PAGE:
South Asian Representation in Comedy


Minhaj, performing in 2016.

Sufyan Siddiqui, Staff Writer

Throughout the last decade, comedy has evolved, and so has our way of life. We are now seeing more and more advances in technology, as well as the prominence of South Asian American comedians on streaming services such as Hulu and Netflix.

One of the pioneering comedians that have represented the South-Asian community is Aziz Ansari, most respectively known for playing Tom Haverford on Parks and Recreation, a character who is most well known for seeking business ideas and being one of the more goofy characters on the show.

Hasan Minhaj, more up and coming comedian, a former correspondent on the Daily Show with Trevor Noah, was known for making jokes on the country’s changing tendencies towards the Middle East. He was also highlighted on his own Netflix stand up series, called Homecoming King, where he talks about his family and life in high school growing up in a predominantly white community, as a South-Asian.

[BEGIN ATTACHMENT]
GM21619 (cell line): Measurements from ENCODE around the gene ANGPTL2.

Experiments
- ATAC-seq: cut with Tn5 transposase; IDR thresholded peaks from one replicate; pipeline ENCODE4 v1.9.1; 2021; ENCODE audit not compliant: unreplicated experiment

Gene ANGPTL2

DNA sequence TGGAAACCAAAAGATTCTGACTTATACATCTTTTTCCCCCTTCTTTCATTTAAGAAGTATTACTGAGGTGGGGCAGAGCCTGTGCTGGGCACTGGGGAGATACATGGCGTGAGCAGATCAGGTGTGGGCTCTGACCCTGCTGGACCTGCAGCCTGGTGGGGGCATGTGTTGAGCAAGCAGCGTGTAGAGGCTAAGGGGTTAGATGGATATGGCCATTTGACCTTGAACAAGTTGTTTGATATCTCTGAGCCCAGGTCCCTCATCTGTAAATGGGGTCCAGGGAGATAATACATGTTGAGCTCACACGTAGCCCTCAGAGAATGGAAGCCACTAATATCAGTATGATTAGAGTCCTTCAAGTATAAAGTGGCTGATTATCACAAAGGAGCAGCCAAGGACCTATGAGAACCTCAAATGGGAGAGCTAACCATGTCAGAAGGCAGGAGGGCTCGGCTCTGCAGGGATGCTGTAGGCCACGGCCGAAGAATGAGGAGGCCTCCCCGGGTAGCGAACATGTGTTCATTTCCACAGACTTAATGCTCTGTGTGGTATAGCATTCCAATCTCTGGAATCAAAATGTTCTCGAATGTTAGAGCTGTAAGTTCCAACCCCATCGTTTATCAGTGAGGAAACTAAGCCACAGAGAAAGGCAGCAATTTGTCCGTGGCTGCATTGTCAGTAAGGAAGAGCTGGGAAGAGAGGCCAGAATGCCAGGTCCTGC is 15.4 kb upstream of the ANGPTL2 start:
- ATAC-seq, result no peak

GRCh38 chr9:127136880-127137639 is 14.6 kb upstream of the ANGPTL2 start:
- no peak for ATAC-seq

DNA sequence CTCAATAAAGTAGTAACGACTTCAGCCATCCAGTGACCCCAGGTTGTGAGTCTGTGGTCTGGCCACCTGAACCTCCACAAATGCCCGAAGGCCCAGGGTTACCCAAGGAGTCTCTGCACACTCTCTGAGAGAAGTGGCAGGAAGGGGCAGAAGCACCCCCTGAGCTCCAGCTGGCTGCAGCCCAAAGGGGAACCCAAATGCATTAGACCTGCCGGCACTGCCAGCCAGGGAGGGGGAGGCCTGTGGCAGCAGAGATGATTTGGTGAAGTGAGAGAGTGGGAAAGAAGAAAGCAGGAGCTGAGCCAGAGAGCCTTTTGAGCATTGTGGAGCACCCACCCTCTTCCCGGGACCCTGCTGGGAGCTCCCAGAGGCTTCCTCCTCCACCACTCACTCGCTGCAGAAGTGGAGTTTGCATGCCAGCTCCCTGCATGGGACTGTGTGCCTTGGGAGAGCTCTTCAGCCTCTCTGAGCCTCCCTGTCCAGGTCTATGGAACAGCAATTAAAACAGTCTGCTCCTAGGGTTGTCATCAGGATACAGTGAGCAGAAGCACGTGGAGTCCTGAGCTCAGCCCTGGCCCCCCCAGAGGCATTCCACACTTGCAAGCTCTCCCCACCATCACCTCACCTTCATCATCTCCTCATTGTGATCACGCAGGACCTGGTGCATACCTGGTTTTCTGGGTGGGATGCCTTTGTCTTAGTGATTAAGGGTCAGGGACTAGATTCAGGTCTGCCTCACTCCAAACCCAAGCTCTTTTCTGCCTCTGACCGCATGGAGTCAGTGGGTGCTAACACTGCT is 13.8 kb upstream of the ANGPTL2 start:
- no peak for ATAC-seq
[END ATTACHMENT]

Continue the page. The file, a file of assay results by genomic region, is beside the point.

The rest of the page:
To give you a taste of the kinds of jokes that he is most famous for, here is one example from Homecoming King: “Growing up, my dad’s rules for me were very simple. No fun. No friends. No girlfriends. You can have fun in med school. Which is a huge lie. It never gets poppin’ in med school.” 

Most recently, Hasan Minhaj has been signed by Netflix to a new political satire show called Patriot Act, where Minhaj discusses different issues in the world, including United States relationships with foreign countries and conflicts that face our country. He is diversifying the common ‘Late Night Show’ by standing up, instead of sitting behind a desk. Hasan Minhaj is known for innovative methods in comedy.

South-Asian and Middle Eastern culture in the past few years has been put under a negative stigma due to new regulations such as Trump’s travel ban. However, South-Asian comedians have really been able to uplift the negative stigma, in at least a moderate way. For this reason, it’s been a way for South-Asians to feel comfortable and still be able to identify as the culture that they’ve grown up with and hold dearest to their heart.